If the policy engine decides, based at least in part on the one or more policies, to permanently or temporarily unlock the telecommunication device, the policy engine may cause a message, such as a SMS message, to be sent to the telecommunication device informing the user of the telecommunication device that the unlock has been granted. Such a notification may include the time period for the unlock if the unlock is a temporary unlock. The policy engine also notifies an unlock manager of the provider services entity that the functionality of the telecommunication device is to be permanent or temporarily unlocked and, if temporarily unlocked, of the time period for the temporary unlock.

In some embodiments, the unlock manager has a secured communication session with the telecommunication device. The secure communication may even be extended to an identity module of the telecommunication device, such as a SIM card, through secure agents on a trusted execution environment of the telecommunication device and on the identity module. Such securing is described in greater detail in U.S. patent application Ser. No. 13/839,189, entitled “Secure Environmnt for Subscriber Device” and filed on Mar. 15, 2013. Upon receiving notification of the unlock from the policy engine, the unlock manager transmits unlock instructions over the secure communication session to the telecommunication device, the instructions including a time period when the unlock is a temporary unlock. The telecommunication device may then accomplish the unlock based on the instructions.

FIG. 1 depicts a telecommunication system/network 100, in accordance with various implementations of the disclosure. The telecommunication system 100 includes, but is not limited to, a provider services entity 108 in communication with multiple affiliated network servers, 104 and 106, and one or more network base stations 118, via portions of a network backhaul 116 and/or via other distributed portions of the network (not shown), respectively having connectivity to the world-wide web 102. Further, system 100 includes an over-the-air (OTA) interface that facilitates radio communications, e.g., wireless Internet Protocol (IP) data and SMS communications 120 a-c, and the like, between the provider services entity 108 and one or more user telecommunication devices 122 a-c, via a network base station 118.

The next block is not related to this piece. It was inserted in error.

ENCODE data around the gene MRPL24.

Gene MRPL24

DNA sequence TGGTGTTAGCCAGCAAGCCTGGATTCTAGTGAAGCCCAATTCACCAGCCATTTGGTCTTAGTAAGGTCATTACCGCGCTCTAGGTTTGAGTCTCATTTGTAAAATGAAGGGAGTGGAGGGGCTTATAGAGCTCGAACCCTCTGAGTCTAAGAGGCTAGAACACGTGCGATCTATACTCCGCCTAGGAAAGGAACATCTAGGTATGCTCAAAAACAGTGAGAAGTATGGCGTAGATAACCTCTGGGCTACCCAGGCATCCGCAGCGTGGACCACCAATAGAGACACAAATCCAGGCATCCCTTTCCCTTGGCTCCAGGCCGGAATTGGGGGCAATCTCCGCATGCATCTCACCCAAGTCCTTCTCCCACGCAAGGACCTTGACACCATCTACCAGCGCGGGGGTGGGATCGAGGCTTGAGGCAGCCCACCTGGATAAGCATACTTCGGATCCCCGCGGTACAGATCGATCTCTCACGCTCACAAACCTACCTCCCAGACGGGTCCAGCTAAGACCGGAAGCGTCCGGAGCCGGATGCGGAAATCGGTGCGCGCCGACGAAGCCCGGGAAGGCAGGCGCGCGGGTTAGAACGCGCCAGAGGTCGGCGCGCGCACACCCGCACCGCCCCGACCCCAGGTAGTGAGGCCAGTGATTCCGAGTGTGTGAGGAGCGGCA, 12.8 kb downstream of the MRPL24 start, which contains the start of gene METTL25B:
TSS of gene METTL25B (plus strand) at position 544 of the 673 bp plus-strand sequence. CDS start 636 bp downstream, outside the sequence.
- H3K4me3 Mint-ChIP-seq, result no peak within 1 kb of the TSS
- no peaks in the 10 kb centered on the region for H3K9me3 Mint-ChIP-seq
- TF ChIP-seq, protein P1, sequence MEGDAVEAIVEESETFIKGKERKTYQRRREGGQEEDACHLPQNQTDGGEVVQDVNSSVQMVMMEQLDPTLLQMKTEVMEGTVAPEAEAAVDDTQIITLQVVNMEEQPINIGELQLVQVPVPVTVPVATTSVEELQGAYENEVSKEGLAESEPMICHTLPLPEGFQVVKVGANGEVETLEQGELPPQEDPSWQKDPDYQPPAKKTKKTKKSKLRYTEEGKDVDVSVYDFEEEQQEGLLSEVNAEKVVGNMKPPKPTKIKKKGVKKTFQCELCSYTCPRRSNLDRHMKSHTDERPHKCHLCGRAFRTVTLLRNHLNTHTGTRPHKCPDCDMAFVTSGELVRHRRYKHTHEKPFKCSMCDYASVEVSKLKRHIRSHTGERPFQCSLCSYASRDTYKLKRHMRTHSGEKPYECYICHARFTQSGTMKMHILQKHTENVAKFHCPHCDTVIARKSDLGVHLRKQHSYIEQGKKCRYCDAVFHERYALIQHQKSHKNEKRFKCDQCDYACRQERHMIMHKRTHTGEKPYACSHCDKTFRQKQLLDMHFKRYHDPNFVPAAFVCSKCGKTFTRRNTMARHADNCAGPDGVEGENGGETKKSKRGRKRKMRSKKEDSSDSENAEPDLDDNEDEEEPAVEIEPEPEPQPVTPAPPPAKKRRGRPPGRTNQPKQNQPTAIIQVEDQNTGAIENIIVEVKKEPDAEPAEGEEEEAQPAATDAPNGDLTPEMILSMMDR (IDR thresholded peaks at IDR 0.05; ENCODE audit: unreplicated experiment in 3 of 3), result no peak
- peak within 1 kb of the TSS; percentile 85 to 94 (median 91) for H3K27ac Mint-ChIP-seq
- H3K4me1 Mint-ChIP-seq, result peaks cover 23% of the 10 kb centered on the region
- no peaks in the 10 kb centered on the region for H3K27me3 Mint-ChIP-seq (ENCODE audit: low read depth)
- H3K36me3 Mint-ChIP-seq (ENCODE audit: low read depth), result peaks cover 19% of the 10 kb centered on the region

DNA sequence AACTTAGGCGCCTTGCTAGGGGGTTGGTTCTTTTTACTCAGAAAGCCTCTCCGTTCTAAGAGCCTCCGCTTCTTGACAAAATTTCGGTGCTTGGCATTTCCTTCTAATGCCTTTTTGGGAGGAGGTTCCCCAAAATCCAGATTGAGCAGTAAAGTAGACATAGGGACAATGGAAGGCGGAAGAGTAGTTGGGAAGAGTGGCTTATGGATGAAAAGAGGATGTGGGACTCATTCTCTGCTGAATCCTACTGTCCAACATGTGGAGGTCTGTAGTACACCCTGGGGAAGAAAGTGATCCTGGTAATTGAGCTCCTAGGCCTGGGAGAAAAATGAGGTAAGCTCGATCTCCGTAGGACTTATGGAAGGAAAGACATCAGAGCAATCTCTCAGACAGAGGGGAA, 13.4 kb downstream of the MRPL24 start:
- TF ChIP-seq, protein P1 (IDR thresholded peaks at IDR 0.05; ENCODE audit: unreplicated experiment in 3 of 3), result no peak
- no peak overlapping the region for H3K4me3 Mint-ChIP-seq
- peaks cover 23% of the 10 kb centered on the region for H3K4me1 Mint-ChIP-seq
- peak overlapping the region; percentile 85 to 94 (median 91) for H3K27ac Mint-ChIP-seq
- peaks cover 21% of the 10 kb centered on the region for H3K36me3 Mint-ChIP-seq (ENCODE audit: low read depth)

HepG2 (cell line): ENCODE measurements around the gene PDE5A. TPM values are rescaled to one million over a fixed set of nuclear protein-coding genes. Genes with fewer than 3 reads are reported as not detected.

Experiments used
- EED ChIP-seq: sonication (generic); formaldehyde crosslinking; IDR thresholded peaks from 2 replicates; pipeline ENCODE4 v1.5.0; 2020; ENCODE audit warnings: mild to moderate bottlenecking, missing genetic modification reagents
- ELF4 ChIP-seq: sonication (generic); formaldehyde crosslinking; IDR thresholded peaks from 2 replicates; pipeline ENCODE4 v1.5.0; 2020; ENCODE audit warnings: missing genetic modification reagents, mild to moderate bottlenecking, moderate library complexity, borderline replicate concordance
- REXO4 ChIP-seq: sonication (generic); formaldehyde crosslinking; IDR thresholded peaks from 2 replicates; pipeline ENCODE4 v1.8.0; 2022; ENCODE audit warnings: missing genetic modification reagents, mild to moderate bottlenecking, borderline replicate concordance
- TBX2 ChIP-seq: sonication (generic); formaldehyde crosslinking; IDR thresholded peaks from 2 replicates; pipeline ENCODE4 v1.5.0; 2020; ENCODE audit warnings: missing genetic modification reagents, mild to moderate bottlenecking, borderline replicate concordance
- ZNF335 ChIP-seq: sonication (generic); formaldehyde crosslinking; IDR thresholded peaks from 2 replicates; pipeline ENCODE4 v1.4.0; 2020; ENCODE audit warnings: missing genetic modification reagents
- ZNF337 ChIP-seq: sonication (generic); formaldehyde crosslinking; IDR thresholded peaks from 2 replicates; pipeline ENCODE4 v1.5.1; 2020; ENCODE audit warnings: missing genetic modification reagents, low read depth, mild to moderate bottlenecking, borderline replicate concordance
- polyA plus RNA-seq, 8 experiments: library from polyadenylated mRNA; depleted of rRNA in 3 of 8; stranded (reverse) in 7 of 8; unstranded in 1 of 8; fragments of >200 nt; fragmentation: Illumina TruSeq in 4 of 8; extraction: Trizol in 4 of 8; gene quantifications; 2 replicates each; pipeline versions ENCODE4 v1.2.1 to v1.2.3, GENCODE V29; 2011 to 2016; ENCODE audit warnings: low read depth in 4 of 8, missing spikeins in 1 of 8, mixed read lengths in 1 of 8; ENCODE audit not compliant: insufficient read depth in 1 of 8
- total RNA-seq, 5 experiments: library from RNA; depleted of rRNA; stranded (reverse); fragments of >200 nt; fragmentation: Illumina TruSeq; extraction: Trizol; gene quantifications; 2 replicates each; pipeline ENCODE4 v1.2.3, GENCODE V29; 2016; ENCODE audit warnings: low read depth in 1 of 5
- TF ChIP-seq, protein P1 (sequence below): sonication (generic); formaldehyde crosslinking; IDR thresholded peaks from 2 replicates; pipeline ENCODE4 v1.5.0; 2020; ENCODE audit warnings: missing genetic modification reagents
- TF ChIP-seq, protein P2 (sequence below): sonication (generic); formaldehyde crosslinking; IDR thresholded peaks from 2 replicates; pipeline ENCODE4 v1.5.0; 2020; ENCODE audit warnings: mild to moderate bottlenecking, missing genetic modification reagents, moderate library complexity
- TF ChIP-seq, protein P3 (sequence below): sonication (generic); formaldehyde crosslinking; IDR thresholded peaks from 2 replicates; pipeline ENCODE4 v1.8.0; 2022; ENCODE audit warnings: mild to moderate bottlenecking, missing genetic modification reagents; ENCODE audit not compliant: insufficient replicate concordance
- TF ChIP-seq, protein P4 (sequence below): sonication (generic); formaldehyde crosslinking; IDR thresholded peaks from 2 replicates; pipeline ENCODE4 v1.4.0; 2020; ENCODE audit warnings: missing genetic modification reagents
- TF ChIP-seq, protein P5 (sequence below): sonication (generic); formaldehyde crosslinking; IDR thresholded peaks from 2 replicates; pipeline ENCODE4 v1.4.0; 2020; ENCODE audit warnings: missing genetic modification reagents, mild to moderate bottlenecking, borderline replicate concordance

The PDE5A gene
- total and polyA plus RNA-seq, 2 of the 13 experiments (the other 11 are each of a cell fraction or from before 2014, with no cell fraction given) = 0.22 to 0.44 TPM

It should be appreciated that telecommunication system 100 of FIG. 1 is intended to depict a simplified representation of a telecommunication network that can employ any mixture of 2G, 3G, and 4G access technologies, which are commonly utilized in a real-world, heterogeneous telecommunication network deployments. These diverse communication technologies and alternative network topologies are neither depicted nor described within the context of the telecommunication system 100 of FIG. 1, for the sake of brevity.

The telecommunication devices 122 may be representative of any number common wireless communication devices, including cellular phones, tablet computers, electronic book devices, handheld gaming units, personal media players, etc., which can be connected to the telecommunication network 100 utilizing one or more wireless base stations 118, or any other common wireless or wireline network access technology. Further, the user communication devices 122 may be configured to run any known operating system, including but not limited to, Microsoft Windows Mobile®, Google Android®, Apple iOS®, Linux Mobile®, or any other common mobile device operating system.

In various embodiments, each of the telecommunication devices 122 may have an operating system 124 and a trusted execution environment (TEE) 126 connected by a trusted layer connector (TLC) 128. The operating system 124 may include an unlock application 130, which may receive notifications and instructions/triggers 120 from the provider services entity 108. The unlock application 130 may provide the instructions/triggers 120 to a trustlet 132 through the TLC 128, and the trustlet 132 may effect the unlocking of the telecommunication device 122. The trustlet 132 or another component of the TEE 126 may also provide a secure connection to an identification module, such as a SIM card, of the telecommunication device 122. The unlock application 130 may cause display or some other sort of rendering of the notifications. These components 124-132 of the telecommunication device 122 are described in greater detail in U.S. patent application Ser. No. 13/839,189, entitled “Secure Environment for Subscriber Device” and filed on Mar. 15, 2013.